Saturday, January 17, 2009

In Praise of Buffoonery

Perfection is overrated. Most of us spend a large portion of our lives striving for perfection--to have the perfect body, get the perfect grades, live the perfect life, have the perfect reputation. Like I said in my last post, we want to keep a good standing in the lifeboat. I, for one, like to keep up perfect appearances. This week, I set out on a couple of new social situations that challenged my introverted soul to it's limit. Don't get me wrong, I love my new class and I have high hopes for the new friendships I'm forming, but I woke up with insomnia every 4 a.m. this week from either memories of a stupid thing I said or did the day before or dread of the stupidity that would occur in the next 24 hours. Playing the buffoon in front of people is a source of constant tension for me.

But something is changing. My beginnings of freedom from the lifeboat came in the form of a joke one of my guy friends told on himself. He said he didn't use the treadmills at the gym because he didn't want to be "that guy" who got on a machine between two hot girls and couldn't work the TV hook-up. I got the mental image of him watching soap operas for his whole workout. The comment was neither a big deal nor entirely true, I'm sure, but it stuck with me. I wondered what I would think of the situation if I witnessed it. I would probably laugh, but not in a way of ridicule. I would laugh because being human can be so funny sometimes. I would laugh and like my friend more for his humanity.

This idea broke something open in my soul. We all have our lifeboat moments, moments where we fail to hold onto out right to look good--and often fail spectacularly. But, I'm trying to live outside of the boat. I'm trying to dip my toes into God's ocean where our buffoonery does nothing to alter our position in life, where it is just a part of the romp. I'm starting to think the ocean looks a lot like the day Aslan made Narnia (The Magician's Nephew, C.S. Lewis). Aslan had just finished giving the land to the newly formed talking beasts. He warned them not to return to the ways of the dumb beasts or they would become dumb themselves. The beasts all insisted that they would do as he said.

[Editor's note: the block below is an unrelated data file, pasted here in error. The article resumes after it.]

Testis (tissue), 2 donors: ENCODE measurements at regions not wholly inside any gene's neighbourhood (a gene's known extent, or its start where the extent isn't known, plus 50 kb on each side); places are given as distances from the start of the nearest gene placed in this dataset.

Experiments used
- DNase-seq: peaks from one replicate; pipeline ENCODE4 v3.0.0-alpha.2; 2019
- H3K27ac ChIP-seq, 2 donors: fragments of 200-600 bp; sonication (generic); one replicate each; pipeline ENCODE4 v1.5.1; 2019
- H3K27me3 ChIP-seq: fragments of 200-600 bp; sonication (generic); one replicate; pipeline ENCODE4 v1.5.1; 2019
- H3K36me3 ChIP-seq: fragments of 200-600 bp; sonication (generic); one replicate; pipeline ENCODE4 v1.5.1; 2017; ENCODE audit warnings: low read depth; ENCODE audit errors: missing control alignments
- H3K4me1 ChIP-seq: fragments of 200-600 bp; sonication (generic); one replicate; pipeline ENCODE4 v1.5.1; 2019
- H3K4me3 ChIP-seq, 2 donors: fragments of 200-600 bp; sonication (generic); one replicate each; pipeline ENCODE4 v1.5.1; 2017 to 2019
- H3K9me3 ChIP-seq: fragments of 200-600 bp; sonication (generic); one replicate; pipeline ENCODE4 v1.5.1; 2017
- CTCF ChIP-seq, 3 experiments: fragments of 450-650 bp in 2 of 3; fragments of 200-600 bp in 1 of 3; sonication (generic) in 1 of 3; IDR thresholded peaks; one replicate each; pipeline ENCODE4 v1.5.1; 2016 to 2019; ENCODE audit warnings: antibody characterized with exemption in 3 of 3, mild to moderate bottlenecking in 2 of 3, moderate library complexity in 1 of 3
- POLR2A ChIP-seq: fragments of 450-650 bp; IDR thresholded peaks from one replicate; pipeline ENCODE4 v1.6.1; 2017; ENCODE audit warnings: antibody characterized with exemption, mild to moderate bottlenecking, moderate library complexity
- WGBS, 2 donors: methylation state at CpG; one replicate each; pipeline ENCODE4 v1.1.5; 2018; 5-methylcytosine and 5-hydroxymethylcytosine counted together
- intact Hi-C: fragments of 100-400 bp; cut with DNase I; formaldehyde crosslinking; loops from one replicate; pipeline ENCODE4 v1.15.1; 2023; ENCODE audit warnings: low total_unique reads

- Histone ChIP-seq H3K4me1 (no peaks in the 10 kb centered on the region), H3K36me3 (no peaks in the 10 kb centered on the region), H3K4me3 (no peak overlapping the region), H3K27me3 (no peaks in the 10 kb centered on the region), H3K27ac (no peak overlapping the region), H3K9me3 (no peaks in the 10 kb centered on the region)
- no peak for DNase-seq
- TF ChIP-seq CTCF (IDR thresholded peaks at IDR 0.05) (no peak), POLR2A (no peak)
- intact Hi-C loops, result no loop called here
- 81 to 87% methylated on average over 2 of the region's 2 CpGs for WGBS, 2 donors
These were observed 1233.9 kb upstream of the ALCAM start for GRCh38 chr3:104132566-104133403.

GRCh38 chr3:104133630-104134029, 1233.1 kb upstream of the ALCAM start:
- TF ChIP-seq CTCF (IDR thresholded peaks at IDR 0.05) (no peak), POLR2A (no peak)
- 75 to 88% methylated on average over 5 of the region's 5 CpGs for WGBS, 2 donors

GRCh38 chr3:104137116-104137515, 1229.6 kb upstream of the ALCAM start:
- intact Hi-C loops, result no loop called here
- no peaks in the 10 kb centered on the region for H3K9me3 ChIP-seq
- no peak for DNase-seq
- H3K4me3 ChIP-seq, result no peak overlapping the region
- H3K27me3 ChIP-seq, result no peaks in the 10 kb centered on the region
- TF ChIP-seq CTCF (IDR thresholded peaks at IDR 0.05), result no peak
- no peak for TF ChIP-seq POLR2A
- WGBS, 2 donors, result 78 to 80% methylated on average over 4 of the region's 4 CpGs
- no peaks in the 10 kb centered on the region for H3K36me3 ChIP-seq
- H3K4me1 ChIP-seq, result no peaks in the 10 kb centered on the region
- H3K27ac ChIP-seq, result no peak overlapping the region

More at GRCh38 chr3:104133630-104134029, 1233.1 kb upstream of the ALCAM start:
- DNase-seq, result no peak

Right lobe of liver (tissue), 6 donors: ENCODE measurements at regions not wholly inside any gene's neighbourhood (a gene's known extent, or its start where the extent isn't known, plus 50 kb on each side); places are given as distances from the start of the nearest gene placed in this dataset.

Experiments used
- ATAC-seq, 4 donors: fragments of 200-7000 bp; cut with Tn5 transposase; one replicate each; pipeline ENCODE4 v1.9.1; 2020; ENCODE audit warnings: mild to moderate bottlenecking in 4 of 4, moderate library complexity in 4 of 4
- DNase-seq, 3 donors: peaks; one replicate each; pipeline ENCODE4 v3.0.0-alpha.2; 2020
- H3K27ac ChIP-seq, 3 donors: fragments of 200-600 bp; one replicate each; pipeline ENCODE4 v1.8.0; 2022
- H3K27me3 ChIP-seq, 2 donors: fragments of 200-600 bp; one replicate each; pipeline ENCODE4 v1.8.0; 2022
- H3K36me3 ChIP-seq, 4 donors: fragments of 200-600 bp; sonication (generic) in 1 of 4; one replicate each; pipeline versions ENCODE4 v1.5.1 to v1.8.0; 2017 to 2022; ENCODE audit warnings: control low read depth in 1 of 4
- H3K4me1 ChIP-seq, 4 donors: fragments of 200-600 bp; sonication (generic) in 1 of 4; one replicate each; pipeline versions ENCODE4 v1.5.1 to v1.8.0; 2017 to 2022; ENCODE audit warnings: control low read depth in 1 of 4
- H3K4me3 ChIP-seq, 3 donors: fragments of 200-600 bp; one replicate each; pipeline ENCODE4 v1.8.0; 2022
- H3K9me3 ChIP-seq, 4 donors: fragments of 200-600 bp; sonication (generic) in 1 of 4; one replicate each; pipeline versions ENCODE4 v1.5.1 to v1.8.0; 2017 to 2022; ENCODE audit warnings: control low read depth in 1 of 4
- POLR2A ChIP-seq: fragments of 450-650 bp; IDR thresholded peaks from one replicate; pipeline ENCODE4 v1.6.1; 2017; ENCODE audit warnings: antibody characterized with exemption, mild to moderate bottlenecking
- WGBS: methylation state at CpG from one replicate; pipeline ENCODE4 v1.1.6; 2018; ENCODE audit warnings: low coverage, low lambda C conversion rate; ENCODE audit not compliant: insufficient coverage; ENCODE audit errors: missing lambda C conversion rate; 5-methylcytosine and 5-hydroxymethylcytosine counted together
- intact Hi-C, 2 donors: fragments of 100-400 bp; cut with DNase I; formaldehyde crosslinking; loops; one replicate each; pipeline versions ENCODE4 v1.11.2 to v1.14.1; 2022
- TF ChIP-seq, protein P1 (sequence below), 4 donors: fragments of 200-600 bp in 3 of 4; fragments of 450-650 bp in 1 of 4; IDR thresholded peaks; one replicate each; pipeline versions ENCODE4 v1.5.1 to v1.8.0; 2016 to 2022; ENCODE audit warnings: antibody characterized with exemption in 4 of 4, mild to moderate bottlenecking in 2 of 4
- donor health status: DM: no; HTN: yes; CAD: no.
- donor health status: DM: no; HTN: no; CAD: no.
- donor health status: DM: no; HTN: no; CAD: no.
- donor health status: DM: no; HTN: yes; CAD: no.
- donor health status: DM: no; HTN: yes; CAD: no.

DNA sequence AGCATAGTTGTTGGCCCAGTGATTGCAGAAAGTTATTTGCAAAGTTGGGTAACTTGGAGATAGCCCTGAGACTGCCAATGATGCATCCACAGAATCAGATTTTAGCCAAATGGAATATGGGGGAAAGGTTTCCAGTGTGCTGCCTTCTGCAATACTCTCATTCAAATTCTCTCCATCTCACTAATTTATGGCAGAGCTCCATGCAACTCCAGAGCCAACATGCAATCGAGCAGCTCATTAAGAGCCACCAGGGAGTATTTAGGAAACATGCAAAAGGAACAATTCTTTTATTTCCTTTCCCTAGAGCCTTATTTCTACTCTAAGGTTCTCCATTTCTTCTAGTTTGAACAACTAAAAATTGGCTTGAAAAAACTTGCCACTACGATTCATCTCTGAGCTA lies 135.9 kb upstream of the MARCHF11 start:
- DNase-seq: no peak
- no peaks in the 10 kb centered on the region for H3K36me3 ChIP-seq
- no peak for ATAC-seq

"But one perky jackdaw added in a loud voice, 'No fear!' and everyone else had finished just before he said it so that his words came out quite clear in a dead silence; and perhaps you have found out how awful that can be--say, at a party. The Jackdaw became so embarrassed that it hid its head under its wing as if it was going to sleep. And all the other animals began making various queer noises which are their way of laughing . . . . They tried at first to repress it, but Aslan said:

'Laugh and fear not, creatures. Now that you are no longer dumb and witless, you need not always be grave. For jokes as well as justice come in with speech.'

So they all let themselves go. And there was such merriment that the Jackdaw . . . said:

'Aslan! Aslan! Have I made the first joke? Will everybody always be told how I made the first joke?'

'No, little friend,' said the Lion. 'You have not made the first joke; you have only been the first joke.'"

I am far from being the first joke, but I do have the chance to be a few of the more recent ones. I want to learn to follow the Jackdaw and laugh at myself. I want to trust that others who live outside of the lifeboat will laugh at our shared humanity. And in the deep places of my heart, I cherish the knowledge that the God of all flesh, the Maker of the first joke, laughs with me too. He laughs and loves me more for my buffoonery.

1 comment:

purpleprose 78 said...

The most freeing thing that I've learned in my life is that other people aren't actually judging you. They're worrying about what you're thinking of them.